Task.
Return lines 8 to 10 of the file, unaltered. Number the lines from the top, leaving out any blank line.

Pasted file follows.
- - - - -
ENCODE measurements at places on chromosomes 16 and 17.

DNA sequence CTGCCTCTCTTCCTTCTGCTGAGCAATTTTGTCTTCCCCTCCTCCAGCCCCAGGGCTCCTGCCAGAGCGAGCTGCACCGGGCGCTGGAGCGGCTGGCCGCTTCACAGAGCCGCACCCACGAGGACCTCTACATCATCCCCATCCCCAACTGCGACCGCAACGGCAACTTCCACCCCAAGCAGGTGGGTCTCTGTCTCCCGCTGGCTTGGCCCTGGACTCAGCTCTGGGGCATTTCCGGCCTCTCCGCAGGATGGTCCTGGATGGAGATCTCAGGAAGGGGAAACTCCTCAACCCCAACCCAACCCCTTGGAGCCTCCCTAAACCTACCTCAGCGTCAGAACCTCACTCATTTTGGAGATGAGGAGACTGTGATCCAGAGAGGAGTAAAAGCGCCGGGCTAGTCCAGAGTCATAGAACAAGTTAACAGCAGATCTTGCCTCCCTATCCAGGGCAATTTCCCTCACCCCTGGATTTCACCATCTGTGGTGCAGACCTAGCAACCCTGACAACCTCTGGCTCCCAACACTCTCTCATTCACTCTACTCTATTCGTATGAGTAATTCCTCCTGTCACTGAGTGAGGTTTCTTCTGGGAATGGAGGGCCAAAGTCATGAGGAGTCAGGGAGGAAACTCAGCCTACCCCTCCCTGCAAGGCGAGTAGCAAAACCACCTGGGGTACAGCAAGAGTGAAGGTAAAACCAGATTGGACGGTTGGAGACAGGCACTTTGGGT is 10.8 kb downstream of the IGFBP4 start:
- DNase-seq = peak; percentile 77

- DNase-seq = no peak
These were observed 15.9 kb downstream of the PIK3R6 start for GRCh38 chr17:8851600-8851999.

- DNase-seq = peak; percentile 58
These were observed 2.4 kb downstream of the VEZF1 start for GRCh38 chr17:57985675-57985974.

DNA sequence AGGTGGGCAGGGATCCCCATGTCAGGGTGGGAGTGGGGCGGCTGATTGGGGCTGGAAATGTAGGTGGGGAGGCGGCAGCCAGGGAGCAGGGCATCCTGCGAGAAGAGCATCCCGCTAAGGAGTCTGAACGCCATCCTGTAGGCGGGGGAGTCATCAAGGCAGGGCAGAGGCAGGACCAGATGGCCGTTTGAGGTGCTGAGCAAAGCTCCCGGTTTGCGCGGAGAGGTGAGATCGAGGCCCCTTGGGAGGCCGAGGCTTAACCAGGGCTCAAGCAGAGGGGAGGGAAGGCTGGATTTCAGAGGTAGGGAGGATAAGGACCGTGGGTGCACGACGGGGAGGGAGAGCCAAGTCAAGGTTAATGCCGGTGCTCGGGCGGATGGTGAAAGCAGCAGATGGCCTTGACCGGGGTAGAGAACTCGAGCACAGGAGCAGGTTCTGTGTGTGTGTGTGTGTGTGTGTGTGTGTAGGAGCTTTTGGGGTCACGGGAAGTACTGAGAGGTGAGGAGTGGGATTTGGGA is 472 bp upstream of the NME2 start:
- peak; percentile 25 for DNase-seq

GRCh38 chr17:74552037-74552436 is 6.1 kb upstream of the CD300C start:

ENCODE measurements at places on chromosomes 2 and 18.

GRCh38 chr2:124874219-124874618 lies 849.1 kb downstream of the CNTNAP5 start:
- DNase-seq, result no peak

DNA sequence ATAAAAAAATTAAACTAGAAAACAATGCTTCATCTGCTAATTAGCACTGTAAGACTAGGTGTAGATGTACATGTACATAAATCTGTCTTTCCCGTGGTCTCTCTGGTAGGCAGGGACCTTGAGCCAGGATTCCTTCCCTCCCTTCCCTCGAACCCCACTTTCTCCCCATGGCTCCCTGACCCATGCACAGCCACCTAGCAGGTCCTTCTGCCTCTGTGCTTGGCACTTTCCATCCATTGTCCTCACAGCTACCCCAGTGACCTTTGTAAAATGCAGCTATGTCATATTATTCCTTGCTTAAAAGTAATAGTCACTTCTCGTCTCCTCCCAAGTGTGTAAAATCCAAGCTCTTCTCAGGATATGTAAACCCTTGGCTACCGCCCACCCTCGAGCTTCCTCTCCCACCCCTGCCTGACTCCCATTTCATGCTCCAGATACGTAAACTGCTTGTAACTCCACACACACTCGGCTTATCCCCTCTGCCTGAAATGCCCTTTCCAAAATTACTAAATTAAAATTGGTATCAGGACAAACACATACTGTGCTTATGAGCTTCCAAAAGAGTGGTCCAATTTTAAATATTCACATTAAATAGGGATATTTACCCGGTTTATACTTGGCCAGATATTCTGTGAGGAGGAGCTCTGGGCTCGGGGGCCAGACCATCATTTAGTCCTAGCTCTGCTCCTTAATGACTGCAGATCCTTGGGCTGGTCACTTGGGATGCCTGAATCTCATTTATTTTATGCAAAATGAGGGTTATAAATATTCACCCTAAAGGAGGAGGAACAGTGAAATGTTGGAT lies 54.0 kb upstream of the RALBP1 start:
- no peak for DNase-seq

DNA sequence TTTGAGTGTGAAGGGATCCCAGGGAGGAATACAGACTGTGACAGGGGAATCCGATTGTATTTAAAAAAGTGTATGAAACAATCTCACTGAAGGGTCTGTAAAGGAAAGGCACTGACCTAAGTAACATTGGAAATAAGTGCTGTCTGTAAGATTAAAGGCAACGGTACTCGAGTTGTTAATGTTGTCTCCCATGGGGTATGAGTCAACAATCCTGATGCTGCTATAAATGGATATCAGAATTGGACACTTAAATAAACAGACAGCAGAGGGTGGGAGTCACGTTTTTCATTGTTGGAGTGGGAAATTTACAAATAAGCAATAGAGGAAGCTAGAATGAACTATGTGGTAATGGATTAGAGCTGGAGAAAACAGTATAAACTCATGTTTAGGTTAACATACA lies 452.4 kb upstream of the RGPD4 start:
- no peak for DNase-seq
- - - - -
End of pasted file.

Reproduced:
DNA sequence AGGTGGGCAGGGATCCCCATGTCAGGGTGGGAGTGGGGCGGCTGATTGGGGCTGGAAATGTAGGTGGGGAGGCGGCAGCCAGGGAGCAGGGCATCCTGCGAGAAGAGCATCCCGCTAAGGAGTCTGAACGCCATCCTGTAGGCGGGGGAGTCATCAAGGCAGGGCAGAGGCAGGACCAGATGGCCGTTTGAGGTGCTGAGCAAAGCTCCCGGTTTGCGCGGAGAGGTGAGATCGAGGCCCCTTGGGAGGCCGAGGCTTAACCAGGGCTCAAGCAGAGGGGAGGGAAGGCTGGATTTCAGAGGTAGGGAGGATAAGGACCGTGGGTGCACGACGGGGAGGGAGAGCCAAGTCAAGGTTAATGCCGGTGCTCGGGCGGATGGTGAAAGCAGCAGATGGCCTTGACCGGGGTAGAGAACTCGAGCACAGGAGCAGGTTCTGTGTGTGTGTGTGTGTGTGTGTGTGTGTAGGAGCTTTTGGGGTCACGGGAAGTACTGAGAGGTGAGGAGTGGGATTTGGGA is 472 bp upstream of the NME2 start:
- peak; percentile 25 for DNase-seq

GRCh38 chr17:74552037-74552436 is 6.1 kb upstream of the CD300C start: